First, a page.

“One thing that has definitely helped has been going to the speech therapy appointments, and learning how to calm down and focus on breathing,” says Decker. “You have to retrain yourself how to breathe, by creating tensions in other places and not in my throat. I need to remember during a race to focus on my breathing while I’m focusing on the race as well.”

Good Posture is Also Key

Decker heads to her starting position before beginning of a race. | Photo credit: Deborah Hage

During treatment, Esper realized that mountain biking in particular was also a contributing factor to Decker’s VCD episodes: while hunched over on her mountain bike, Decker was naturally restricting her airway.

“It was so eye-opening to realize this,” says Esper. “When I pushed down on her shoulders while she was on a massage table, there was so much tension from her stance on the bike from leaning forward. Once we addressed her posture to reduce this tension, she was able to access a more natural breathing pattern and breathe more diaphragmatically.”

“I had to focus on bringing my shoulders back and up, especially on the bike, and keeping my posture up,” says Decker. “My cycling coach helped me with this too, to learn how to keep my back straight and lean forward, rather than hunching forward.”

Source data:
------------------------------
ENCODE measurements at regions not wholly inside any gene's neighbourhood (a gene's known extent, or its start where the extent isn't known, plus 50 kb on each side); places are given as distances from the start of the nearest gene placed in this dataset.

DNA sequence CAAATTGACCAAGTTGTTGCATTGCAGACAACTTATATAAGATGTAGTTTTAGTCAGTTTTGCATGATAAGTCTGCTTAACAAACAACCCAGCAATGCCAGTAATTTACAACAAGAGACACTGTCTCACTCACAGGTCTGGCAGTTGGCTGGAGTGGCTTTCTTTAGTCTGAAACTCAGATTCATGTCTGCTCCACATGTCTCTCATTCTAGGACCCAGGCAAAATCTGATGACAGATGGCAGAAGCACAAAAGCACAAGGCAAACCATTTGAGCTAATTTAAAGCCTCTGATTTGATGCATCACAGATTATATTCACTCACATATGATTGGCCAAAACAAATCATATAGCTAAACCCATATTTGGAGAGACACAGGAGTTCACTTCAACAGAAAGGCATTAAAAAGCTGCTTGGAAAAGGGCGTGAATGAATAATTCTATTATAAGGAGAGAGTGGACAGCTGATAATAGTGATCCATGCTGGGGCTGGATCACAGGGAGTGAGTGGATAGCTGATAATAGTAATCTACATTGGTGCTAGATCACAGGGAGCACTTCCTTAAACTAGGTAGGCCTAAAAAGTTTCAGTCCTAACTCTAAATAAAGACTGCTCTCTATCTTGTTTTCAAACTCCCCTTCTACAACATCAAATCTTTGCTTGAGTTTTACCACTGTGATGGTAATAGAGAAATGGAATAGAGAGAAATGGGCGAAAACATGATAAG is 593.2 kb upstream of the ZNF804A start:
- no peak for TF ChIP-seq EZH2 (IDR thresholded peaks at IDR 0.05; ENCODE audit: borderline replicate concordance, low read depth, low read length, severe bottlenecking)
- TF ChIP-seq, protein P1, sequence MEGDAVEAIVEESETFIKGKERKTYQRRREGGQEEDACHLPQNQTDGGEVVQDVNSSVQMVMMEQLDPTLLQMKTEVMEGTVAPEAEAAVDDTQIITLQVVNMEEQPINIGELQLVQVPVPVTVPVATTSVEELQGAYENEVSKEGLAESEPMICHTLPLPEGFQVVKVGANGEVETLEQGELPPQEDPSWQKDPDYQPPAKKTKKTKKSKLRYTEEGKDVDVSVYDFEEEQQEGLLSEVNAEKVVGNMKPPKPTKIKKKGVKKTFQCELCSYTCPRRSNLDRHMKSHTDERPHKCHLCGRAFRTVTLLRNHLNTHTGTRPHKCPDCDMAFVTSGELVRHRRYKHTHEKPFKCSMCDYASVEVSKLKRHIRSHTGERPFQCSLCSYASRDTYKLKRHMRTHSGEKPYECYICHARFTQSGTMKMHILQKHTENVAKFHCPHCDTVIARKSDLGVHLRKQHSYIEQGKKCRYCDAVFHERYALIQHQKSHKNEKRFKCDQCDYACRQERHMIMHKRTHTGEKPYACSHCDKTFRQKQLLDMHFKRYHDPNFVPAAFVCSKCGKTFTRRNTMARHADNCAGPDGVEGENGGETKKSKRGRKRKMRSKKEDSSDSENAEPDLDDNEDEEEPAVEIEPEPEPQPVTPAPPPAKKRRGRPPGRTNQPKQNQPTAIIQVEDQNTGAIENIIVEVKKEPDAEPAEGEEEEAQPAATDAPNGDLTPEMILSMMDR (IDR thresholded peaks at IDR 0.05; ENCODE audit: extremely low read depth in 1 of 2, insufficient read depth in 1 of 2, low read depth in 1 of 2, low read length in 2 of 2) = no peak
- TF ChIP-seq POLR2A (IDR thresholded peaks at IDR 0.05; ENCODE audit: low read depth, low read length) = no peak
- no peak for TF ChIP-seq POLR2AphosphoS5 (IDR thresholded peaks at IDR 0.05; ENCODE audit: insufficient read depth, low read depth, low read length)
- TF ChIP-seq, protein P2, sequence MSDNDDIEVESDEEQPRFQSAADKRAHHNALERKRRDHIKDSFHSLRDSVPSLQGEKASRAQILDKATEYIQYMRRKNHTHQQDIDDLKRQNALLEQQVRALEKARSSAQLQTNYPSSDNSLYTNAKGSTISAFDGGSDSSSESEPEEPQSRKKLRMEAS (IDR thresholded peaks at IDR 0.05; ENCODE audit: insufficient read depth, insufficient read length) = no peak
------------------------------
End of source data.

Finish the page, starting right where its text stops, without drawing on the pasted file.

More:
This stance has even helped her performance. Decker says she feels she has more power in her legs while cycling, and is far more efficient.

Raising Awareness

Decker wins the first race of the season—and receives her first leader’s jersey since the sixth grade. | Photo credit: Deborah Hage

Decker hopes that sharing her story and experience with VCD will help others who may be misdiagnosed with asthma or other conditions.

“I think focusing on the small, little cues is important,” Decker says.

Through a correct diagnosis and learning strategies to cope with her condition, Decker feels she has more control and can be a better competitor.

“I can control this a lot better, and that is really something,” Decker says. “I know how to stop it from happening and how to prevent it from happening. When I’m racing, my parents sometimes will remind me to focus on my breathing, and I’m able to regain myself, collect myself, and keep going. That was something I had a really hard time doing before.”

Now that she has the tools she needs, Decker is back on the bike and back to winning races. She recently competed for a state championship, going neck and neck with one of her teammates. Decker needed to win this last race to tie for the state championship.

“I beat her by 17 seconds,” Decker says, smiling. “It was great.”